This Magazine

Progressive politics, ideas & culture

March-April 2020

Self-care is a sham

We need to place more value on community care

JP Larocque

Illustration by Diana Bolton

Dearest Fellow Millennial,

Self-care is a sham. There. I said it.

Look, I get it. The modern world is an exhausting one. The workday is basically whenever you’re conscious, home ownership and retirement are but a fantasy, and the spectre of global warming lurks around every corner. We’re also everyone’s favourite bad joke: a pack of entitled babies struggling to do what every generation before us has done—and failing at it.

As we cede more and more to our corporate overlords and become increasingly alienated from each other via technology, it’s understandable that we’ve also become desperate for control over something, anything.

And so, we turn inward, buoyed by media personalities, blogs, Instagram, and trendy New Age philosophy. The answer, we’re told, has been inside of us all along, we just needed to accept it. We are encouraged to distance ourselves from the problems facing those around us and to focus in on our own lives, the state of which is due to our own negative thought processes and poor decision making. We participate in a relentless drive for self-improvement—to become fitter and healthier, to purchase the right ethical products, to read the right books, to stay hydrated—to choose happiness.

But here’s the thing: this push for self-improvement is setting us up for failure.
It creates a need for perfection, for “self-optimization”—a journey without end, and one that will inevitably be disappointing because we, as human beings, are messy and imperfect. It makes us believe that happiness is a tangible thing in our control rather than merely the byproduct of meaningful activity, something that can be sought after and attained like an item at the store.

It also sets up unhealthy comparisons between us and those around us, enabled by the false perfections of social media, creating a void that can only be filled by more and more consumption: more fitness fads, more diets, more self-help guides, more expensive mindfulness classes. It pathologizes sedentary behaviour—sadness, illness, depression,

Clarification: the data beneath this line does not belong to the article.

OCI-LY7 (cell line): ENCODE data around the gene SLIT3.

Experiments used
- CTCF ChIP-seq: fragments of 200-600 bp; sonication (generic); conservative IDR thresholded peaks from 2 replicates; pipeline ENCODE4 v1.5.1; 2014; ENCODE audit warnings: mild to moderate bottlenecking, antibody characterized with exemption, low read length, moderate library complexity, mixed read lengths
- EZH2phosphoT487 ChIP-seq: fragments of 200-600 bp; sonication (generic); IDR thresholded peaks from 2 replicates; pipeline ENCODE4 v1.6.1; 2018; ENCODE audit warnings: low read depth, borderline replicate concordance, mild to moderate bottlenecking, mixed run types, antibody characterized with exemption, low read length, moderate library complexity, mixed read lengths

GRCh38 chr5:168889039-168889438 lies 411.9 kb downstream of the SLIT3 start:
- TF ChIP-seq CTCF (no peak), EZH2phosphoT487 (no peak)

or anything remotely human—as something bad, something standing in the way of endless productivity.

And perhaps, most importantly, it makes us privilege ourselves over our communities, turning us away from larger systemic concerns and assigning personal blame for our inability to accept things the way that they are.

Not to put too fine a point on it, but this cultural shift towards self-care and away from the needs of the community has endangered civil society, creating an erosion of empathy. Citizens complaining about amber alerts, the friction between pedestrians and drivers, the souring relationships between renters and landlords—these are just some examples, but they are part and parcel of a larger philosophy that positions personal comfort and convenience over the welfare of others. Self-care has slowly eroded into selfishness, and it’s a zero-sum game, creating a world where no one person is happy or safe.

We have become so self-absorbed, so apathetic, that we continue to ignore the bigger, more pressing systemic issues, or to stand up to a political status quo that continues to go unchallenged and perhaps isn’t working. We assume that the best we can do is take control of our own lives when we forget how much control we have over the world around us, how much we can accomplish when we just turn up.

So, yes, the world is currently a garbage fire. And maybe the best way to put it out isn’t to drink more water, but to grab a bucket.

Yours in Empathy,

JP Larocque

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